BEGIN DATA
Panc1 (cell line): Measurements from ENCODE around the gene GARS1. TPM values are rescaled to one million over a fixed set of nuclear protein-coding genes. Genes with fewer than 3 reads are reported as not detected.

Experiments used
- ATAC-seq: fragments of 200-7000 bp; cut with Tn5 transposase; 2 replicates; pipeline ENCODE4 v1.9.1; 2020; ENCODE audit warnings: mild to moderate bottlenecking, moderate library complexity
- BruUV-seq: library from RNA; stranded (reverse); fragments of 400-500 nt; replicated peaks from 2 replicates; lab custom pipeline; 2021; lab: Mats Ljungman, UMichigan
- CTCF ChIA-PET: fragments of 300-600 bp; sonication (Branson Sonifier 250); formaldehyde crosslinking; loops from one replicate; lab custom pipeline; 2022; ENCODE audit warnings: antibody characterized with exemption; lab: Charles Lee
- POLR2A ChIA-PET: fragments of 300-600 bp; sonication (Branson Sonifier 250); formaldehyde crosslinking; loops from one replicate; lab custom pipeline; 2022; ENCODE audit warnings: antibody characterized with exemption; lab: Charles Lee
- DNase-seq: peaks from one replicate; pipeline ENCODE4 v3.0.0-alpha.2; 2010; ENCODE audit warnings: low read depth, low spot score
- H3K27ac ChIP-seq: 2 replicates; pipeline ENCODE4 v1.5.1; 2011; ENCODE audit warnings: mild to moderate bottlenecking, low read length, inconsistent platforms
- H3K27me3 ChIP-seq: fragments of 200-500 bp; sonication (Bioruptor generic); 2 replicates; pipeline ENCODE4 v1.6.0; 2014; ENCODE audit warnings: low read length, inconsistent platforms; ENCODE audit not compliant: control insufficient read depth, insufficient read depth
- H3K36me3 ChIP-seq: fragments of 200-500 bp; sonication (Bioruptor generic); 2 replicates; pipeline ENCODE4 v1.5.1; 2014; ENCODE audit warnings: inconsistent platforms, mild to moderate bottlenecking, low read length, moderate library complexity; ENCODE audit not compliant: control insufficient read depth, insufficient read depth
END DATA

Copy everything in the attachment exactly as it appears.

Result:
Panc1 (cell line): Measurements from ENCODE around the gene GARS1. TPM values are rescaled to one million over a fixed set of nuclear protein-coding genes. Genes with fewer than 3 reads are reported as not detected.

Experiments used
- ATAC-seq: fragments of 200-7000 bp; cut with Tn5 transposase; 2 replicates; pipeline ENCODE4 v1.9.1; 2020; ENCODE audit warnings: mild to moderate bottlenecking, moderate library complexity
- BruUV-seq: library from RNA; stranded (reverse); fragments of 400-500 nt; replicated peaks from 2 replicates; lab custom pipeline; 2021; lab: Mats Ljungman, UMichigan
- CTCF ChIA-PET: fragments of 300-600 bp; sonication (Branson Sonifier 250); formaldehyde crosslinking; loops from one replicate; lab custom pipeline; 2022; ENCODE audit warnings: antibody characterized with exemption; lab: Charles Lee
- POLR2A ChIA-PET: fragments of 300-600 bp; sonication (Branson Sonifier 250); formaldehyde crosslinking; loops from one replicate; lab custom pipeline; 2022; ENCODE audit warnings: antibody characterized with exemption; lab: Charles Lee
- DNase-seq: peaks from one replicate; pipeline ENCODE4 v3.0.0-alpha.2; 2010; ENCODE audit warnings: low read depth, low spot score
- H3K27ac ChIP-seq: 2 replicates; pipeline ENCODE4 v1.5.1; 2011; ENCODE audit warnings: mild to moderate bottlenecking, low read length, inconsistent platforms
- H3K27me3 ChIP-seq: fragments of 200-500 bp; sonication (Bioruptor generic); 2 replicates; pipeline ENCODE4 v1.6.0; 2014; ENCODE audit warnings: low read length, inconsistent platforms; ENCODE audit not compliant: control insufficient read depth, insufficient read depth
- H3K36me3 ChIP-seq: fragments of 200-500 bp; sonication (Bioruptor generic); 2 replicates; pipeline ENCODE4 v1.5.1; 2014; ENCODE audit warnings: inconsistent platforms, mild to moderate bottlenecking, low read length, moderate library complexity; ENCODE audit not compliant: control insufficient read depth, insufficient read depth